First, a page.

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Friday, July 28, 2023

PCE Price Index + Personal Income + Consumer Spending Report for June 2023

The Commerce Department's Bureau of Economic Analysis (BEA) released its report on The PCE Price Index, Consumer Spending and Personal Income for June 2023:

=============

Consumer Spending (Personal Consumption Expenditures)

Predicted: +0.5%
  • Actual: +0.5%
  • Actual: (2012 Chained* Dollars): +0.4%
=============

Personal Income

Predicted: +0.4
  • Actual: +0.3%
=============

  • Disposable Personal Income, Current Dollars: +0.3%
  • Disposable Personal Income (2012 Chained* Dollars): +0.2%

=============

The above highlighted percentages represent the month-to-month change in Consumer Spending (aka Personal Consumption Expenditures), Personal Income and Disposable Personal Income for the entire United States.

=============

Personal Consumption Expenditures (PCE) Price Index
Predicted: +0.2%
Actual: +0.2% 

  • Change from 12 months previous: +3.0%
=====================

Core PCE Price Index
( = PCE Price Index minus food and energy)
Predicted: 0.2%
Actual: +0.2%

  • Change from 12 months previous: +4.1%
=====================

The yellow-highlighted percentages represent the month-to-month change in the prices associated with domestic personal consumption.  The PCE Price Index is different from the Consumer Price Index (CPI) in that it is a very broad measure of the prices associated with domestic products and services, while the CPI measures a more limited fixed basket of goods and services.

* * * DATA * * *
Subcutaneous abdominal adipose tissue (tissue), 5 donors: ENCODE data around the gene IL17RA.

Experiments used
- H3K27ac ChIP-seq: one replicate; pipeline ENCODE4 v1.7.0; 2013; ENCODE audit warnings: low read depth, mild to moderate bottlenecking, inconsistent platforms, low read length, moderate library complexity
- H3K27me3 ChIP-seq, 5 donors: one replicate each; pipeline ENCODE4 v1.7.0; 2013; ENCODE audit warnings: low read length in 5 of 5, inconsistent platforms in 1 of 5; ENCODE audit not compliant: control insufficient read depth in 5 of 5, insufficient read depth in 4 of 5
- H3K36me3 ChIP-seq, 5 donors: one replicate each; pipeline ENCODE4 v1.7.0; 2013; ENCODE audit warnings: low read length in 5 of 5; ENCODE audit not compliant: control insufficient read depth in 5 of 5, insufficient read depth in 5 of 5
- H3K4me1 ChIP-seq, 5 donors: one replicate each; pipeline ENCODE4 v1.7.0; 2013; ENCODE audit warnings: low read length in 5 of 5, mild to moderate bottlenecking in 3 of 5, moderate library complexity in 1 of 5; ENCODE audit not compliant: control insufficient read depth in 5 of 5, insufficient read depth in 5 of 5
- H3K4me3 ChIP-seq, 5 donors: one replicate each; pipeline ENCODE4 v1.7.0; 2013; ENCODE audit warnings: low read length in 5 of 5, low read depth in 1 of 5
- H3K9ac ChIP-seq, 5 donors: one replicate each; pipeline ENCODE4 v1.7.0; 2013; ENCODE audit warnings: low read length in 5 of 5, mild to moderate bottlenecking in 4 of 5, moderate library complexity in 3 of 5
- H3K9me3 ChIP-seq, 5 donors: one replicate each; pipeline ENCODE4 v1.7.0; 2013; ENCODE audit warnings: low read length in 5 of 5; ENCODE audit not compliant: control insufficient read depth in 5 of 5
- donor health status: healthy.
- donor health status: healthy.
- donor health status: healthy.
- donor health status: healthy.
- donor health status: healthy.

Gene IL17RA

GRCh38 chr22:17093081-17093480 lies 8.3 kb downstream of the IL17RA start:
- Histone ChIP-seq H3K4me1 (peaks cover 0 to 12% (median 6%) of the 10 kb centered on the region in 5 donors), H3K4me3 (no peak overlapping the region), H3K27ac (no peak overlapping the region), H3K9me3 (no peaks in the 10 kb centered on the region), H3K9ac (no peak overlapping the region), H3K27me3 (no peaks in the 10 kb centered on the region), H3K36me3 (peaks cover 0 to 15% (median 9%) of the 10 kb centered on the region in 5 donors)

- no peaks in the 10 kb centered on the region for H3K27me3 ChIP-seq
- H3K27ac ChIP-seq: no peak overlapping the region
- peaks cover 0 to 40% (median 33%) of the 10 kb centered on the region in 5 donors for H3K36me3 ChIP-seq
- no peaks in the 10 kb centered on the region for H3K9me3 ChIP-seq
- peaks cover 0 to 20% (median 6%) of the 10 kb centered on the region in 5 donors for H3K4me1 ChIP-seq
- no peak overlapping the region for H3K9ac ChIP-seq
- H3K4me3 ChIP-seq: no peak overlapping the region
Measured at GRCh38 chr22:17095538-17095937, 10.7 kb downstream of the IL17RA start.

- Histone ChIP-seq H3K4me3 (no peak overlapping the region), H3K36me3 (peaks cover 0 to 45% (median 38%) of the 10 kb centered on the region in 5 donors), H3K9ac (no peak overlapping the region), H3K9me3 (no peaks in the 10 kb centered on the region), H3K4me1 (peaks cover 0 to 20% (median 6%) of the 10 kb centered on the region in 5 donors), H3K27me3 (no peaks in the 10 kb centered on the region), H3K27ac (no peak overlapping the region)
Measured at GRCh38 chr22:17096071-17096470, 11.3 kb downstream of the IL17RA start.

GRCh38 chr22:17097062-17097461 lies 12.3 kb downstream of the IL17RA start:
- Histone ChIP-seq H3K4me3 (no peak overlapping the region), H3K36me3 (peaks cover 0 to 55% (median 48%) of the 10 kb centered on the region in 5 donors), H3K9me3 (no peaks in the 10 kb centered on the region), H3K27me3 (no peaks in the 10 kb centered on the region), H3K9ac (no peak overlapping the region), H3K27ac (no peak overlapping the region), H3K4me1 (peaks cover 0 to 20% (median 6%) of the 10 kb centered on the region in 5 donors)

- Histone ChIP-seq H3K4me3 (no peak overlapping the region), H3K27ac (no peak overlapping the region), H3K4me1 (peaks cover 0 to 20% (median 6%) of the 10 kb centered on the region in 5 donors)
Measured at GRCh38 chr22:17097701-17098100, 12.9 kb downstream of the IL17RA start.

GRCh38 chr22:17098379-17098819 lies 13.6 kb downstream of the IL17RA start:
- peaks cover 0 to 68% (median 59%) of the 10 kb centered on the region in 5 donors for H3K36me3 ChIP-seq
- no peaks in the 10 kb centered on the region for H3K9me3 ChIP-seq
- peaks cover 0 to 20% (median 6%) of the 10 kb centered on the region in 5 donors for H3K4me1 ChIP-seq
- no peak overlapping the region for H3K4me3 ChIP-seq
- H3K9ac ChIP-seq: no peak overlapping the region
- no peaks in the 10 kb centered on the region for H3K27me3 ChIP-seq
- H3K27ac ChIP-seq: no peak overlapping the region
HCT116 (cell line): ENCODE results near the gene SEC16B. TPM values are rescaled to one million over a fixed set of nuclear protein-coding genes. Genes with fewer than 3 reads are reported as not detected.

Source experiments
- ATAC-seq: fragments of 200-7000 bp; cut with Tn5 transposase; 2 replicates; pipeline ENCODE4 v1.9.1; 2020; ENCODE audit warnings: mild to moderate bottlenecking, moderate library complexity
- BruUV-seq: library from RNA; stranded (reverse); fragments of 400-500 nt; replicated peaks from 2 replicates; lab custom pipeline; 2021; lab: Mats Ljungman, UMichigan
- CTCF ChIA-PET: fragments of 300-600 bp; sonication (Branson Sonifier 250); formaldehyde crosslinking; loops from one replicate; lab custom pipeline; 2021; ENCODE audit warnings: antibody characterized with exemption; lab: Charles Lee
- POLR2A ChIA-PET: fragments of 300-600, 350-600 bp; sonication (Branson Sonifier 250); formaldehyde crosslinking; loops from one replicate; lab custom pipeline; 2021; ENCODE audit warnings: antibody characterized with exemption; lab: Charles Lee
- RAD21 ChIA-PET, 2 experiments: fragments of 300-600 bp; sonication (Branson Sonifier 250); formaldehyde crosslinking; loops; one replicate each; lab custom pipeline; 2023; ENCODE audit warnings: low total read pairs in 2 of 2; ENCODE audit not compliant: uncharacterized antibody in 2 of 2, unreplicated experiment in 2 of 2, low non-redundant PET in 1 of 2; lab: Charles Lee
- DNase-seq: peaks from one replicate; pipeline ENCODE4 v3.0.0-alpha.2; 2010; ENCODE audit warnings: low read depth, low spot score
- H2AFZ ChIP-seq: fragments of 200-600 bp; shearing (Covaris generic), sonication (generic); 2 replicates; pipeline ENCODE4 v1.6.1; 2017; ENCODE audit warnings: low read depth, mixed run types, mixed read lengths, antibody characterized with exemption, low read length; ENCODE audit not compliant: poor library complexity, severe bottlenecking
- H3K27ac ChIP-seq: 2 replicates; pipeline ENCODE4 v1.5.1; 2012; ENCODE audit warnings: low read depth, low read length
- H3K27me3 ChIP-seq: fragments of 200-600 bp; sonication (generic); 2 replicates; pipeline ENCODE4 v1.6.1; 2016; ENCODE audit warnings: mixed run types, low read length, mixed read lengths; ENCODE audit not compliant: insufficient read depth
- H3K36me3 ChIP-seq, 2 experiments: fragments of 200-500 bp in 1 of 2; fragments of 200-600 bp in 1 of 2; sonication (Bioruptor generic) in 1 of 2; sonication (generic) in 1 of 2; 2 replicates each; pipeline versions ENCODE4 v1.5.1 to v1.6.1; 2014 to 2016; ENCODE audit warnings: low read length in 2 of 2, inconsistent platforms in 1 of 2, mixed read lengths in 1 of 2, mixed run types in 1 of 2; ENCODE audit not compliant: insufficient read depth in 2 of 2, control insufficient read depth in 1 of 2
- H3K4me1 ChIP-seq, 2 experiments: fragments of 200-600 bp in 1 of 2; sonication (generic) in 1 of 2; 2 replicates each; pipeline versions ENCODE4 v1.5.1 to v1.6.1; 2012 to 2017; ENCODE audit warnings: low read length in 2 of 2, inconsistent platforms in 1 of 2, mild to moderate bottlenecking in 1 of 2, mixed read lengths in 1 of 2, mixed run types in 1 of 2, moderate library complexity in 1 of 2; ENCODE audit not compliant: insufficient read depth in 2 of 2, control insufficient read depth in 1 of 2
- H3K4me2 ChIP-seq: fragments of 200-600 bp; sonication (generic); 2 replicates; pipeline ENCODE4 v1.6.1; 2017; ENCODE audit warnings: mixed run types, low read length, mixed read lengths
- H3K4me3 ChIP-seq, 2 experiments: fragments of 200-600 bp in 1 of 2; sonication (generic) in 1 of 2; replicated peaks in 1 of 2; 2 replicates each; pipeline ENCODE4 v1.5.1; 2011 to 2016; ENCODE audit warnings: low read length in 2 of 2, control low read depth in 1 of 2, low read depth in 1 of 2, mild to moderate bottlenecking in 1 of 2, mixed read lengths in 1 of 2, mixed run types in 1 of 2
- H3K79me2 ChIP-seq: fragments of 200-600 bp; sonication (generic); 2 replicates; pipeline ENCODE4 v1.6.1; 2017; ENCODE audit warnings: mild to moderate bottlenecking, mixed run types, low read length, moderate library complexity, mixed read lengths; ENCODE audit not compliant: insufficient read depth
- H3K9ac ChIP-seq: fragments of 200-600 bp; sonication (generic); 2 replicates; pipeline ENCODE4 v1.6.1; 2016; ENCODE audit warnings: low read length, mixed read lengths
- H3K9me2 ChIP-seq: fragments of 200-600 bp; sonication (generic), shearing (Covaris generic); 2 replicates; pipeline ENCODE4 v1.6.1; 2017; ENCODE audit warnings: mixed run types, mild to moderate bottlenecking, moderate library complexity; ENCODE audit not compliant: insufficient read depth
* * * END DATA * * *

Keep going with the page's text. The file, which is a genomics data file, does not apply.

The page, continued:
The broad nature of the PCE Price Index is key to why it is the Federal Reserve's preferred measure of inflation.  The Federal Open Market Committee (FOMC) pays very close attention to it.

=====================

The "predicted" figures are what economists were expecting, while the "actual" figures are the true or real figure.


=====================

 =====================

*Chained dollars is a method of adjusting real dollar amounts for inflation over time, so as to allow comparison of figures from different years. The Commerce Department introduced the chained-dollar measure in 1996. Chained dollars generally reflect dollar figures computed with 2012 as the base year.

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Friday, June 30, 2023

PCE Price Index + Personal Income + Consumer Spending Report for May 2023

The Commerce Department's Bureau of Economic Analysis (BEA) released its report on The PCE Price Index, Consumer Spending and Personal Income for May 2023:

=============

Consumer Spending (Personal Consumption Expenditures)

Predicted: +0.1%
  • Actual: +0.1%
  • Actual: (2012 Chained* Dollars): FLAT
=============

Personal Income

Predicted: +0.4
  • Actual: +0.4%
=============

  • Disposable Personal Income, Current Dollars: +0.4%
  • Disposable Personal Income (2012 Chained* Dollars): +0.3%

=============